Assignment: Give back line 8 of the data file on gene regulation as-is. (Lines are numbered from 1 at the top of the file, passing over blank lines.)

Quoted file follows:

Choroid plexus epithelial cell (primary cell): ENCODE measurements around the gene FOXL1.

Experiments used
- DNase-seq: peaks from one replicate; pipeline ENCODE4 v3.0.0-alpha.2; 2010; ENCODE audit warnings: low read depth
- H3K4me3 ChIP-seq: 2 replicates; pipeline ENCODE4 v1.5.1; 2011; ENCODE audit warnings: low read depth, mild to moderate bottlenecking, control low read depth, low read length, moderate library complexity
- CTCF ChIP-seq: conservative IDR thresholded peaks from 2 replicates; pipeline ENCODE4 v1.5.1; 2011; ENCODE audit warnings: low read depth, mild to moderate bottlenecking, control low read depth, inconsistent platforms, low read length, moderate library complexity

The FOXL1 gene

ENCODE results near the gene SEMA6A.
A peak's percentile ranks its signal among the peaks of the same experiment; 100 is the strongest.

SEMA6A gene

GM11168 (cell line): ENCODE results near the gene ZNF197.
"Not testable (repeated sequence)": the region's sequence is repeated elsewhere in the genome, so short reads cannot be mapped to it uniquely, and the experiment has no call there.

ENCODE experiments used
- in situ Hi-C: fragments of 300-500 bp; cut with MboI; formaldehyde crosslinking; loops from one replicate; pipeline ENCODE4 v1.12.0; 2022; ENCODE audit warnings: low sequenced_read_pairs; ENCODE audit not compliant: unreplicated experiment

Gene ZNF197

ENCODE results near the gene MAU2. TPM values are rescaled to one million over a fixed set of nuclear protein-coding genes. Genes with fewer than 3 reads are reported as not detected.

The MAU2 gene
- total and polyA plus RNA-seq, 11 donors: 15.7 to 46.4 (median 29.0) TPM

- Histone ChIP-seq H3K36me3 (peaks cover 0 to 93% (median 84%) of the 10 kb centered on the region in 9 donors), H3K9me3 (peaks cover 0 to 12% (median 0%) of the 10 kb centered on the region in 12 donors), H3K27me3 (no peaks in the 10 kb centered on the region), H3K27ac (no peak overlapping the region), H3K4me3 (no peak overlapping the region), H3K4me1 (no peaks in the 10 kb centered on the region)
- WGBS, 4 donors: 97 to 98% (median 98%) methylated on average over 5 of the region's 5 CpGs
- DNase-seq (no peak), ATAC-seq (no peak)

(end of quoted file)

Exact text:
A peak's percentile ranks its signal among the peaks of the same experiment; 100 is the strongest.